July 16, 2020 / 1:01 AM / 21 days ago

Indonesian tycoon Salim risks rare deal defeat over valuation, governance questions

HONG KONG/JAKARTA (Reuters) - One of Indonesia’s biggest tycoons, Anthoni Salim, risks a rare setback if a $3 billion deal between companies he controls is rejected by shareholders on Friday.

FILE PHOTO: Visitors walk past the booth of Indonesian food giant Pt. Indofood Sukses Makmur at a trade exhibition in Jakarta, Indonesia, October 12, 2016. REUTERS/Iqro Rinaldi

Three investors in Hong Kong-listed First Pacific (0142.HK) told Reuters they are critical of the price for the deal, which would see its subsidiary Indofood CBP (ICBP.JK) (ICBP), best known for the Indomie noodle brand, buy Pinehill, one of Indomie’s distributors and manufacturers, for $3 billion.

Salim, Indonesia’s sixth-richest man according to Forbes, owns 51% of Pinehill and also holds 44.3% of First Pacific’s shares, according to corporate filings. ICBP’s 2019 annual report says Salim controls First Pacific.

Under Hong Kong related-party rules, he and his associates do not count as independent and cannot vote on Friday. The deal needs a simple majority to pass.

“I think it will be a challenge to have this approved,” said Gerardo Zamorano, a director at Brandes Investment Group, which owns 8% of First Pacific.

“From a strategic perspective we believe Pinehill is an attractive asset ... But you have a question of valuation, and then you have a question of process and governance, which at the Indonesian level we think there is room for improvement.”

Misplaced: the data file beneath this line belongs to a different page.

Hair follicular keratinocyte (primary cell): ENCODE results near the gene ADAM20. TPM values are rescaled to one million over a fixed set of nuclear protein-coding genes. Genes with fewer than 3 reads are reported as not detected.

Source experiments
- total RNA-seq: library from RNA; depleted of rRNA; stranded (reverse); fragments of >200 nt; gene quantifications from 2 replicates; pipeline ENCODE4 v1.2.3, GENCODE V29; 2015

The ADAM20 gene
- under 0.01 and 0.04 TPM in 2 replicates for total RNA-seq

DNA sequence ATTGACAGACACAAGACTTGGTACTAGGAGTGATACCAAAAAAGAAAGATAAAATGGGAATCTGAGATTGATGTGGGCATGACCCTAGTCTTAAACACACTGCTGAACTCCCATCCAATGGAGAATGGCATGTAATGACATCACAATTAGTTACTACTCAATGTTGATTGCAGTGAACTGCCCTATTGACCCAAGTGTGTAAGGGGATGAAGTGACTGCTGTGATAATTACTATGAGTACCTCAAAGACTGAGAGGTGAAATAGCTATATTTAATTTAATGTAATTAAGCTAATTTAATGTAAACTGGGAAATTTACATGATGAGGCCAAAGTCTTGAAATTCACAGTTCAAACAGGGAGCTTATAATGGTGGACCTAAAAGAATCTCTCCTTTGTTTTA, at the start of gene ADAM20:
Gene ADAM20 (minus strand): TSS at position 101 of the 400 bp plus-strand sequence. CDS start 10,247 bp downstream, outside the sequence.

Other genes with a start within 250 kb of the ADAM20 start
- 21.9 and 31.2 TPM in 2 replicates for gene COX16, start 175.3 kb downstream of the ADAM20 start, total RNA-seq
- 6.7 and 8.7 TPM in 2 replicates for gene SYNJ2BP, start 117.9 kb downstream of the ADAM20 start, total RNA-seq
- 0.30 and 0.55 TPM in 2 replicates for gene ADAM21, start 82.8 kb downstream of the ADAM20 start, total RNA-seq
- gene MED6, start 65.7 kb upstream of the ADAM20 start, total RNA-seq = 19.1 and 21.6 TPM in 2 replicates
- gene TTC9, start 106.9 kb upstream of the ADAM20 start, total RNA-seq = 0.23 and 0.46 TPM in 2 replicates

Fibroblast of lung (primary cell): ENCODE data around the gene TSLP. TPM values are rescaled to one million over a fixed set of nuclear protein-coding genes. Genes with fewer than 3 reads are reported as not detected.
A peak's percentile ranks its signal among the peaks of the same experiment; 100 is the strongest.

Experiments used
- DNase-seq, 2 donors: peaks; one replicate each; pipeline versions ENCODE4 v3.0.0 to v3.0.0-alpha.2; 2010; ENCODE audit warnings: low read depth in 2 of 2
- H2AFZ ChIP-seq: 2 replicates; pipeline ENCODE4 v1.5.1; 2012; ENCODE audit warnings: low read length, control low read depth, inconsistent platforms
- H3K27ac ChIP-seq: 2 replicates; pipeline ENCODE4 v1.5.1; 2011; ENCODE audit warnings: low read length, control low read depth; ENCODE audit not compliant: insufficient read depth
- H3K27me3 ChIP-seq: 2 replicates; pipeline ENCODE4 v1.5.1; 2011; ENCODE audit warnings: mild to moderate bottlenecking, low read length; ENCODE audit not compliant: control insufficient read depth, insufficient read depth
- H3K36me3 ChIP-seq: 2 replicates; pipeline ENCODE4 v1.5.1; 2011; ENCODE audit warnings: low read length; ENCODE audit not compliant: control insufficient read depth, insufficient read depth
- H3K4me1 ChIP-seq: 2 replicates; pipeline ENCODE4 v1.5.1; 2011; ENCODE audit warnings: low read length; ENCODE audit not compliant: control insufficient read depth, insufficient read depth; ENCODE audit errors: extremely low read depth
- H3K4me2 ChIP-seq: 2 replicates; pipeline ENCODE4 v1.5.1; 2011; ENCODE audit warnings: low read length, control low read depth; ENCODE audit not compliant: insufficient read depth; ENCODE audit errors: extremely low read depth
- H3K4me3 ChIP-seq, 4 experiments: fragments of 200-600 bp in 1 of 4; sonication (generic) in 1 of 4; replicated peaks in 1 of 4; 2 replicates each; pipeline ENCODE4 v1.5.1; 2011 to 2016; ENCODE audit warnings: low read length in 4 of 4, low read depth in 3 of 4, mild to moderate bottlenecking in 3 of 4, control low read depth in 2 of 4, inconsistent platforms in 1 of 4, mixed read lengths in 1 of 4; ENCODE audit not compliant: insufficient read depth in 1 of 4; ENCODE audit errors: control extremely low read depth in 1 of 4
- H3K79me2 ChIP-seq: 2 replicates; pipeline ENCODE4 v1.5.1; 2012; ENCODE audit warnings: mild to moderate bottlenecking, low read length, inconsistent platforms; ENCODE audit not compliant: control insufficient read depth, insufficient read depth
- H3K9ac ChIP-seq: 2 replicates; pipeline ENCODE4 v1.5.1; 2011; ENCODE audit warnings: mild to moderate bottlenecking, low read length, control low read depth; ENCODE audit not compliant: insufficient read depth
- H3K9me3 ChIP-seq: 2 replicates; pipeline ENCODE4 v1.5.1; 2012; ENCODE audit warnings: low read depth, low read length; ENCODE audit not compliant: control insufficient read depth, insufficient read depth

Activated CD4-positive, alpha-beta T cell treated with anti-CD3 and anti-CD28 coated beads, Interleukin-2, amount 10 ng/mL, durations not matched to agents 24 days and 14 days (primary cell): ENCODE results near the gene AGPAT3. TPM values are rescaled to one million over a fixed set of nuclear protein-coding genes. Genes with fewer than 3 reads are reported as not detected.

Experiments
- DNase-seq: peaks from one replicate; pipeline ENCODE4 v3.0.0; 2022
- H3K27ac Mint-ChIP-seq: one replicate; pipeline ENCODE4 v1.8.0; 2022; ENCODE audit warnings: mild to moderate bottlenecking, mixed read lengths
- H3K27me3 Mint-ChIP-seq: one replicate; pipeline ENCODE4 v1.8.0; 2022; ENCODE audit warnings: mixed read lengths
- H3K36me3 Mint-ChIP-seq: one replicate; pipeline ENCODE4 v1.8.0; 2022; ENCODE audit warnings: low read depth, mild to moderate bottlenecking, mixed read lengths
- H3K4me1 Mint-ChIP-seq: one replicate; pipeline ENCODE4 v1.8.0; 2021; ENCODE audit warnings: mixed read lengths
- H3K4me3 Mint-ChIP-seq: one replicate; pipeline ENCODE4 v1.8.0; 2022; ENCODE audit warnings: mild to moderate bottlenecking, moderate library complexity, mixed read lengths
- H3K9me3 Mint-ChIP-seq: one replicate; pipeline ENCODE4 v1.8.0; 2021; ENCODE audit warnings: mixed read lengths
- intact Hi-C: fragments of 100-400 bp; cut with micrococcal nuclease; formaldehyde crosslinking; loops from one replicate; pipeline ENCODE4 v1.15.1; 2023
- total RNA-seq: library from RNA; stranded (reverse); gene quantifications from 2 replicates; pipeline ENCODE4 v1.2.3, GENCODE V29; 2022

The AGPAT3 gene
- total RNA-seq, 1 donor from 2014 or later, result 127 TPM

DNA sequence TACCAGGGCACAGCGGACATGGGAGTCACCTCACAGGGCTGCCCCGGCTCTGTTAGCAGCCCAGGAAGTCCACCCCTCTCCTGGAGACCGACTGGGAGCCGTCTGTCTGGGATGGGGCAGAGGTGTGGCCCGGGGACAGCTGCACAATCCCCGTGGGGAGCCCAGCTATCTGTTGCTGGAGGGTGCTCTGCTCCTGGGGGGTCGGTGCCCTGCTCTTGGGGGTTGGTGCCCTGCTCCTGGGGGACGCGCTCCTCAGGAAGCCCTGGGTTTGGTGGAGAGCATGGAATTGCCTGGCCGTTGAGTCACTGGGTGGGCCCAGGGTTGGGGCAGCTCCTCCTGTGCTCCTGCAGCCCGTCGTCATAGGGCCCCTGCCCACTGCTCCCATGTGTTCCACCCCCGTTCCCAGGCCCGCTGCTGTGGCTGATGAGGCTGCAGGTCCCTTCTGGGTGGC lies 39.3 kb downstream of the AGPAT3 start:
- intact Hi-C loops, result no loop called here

Zamorano declined to say how Brandes would vote, citing compliance rules.

Another U.S.-based First Pacific shareholder said the deal over-valued Pinehill by as much as $1 billion partly because it compared valuations with more valuable Southeast Asian companies as well as from the Middle East and Africa, where Pinehill primarily operates.

The shareholder declined to be identified because of the sensitivity of the situation.

Influential proxy adviser ISS said there were “some merits” to the deal but advised First Pacific shareholders to vote it down, saying Indonesia’s weaker voting rules would “amplify the interest of related parties over the transaction.”

Those in favour of the deal said it could help improve ICBP’s financial performance.

Indonesian rules do not automatically block related parties from voting. ICBP is 80% owned by Indofood (INDF.JK), which is controlled by First Pacific.

ICBP’s shareholder vote, scheduled for Wednesday, was postponed because Indonesia’s financial regulator said it needed to give shareholders additional information, according to announcements in local newspapers.

Such interventions from the regulator are unusual.

“The question is whether there would be a difference in price if ICBP had to convince their minorities,” said Zamorano.

Independent valuations cited by ICBP to its shareholders were in line with and higher than the eventual price tag.

Chris Leahy, founder of corporate advisory firm Blackpeak, said the valuation seemed high but not shockingly so.

“This is a really good example of how weak the related party transaction rules are in Indonesia,” he said.

A spokesman for First Pacific directed Reuters to a letter recommending the transaction by the independent financial adviser to the independent shareholders. ICBP did not respond to a request for comment.

A spokesman for Axton Salim, Anthoni’s son and a director of ICBP and also First Pacific, declined to comment. Anthoni Salim could not be reached for comment.

Reporting by Alun John in Hong Kong, and Bernadette Christina Munthe and Maikel Jefriando in Jakarta; Editing by Jennifer Hughes and Kim Coghill

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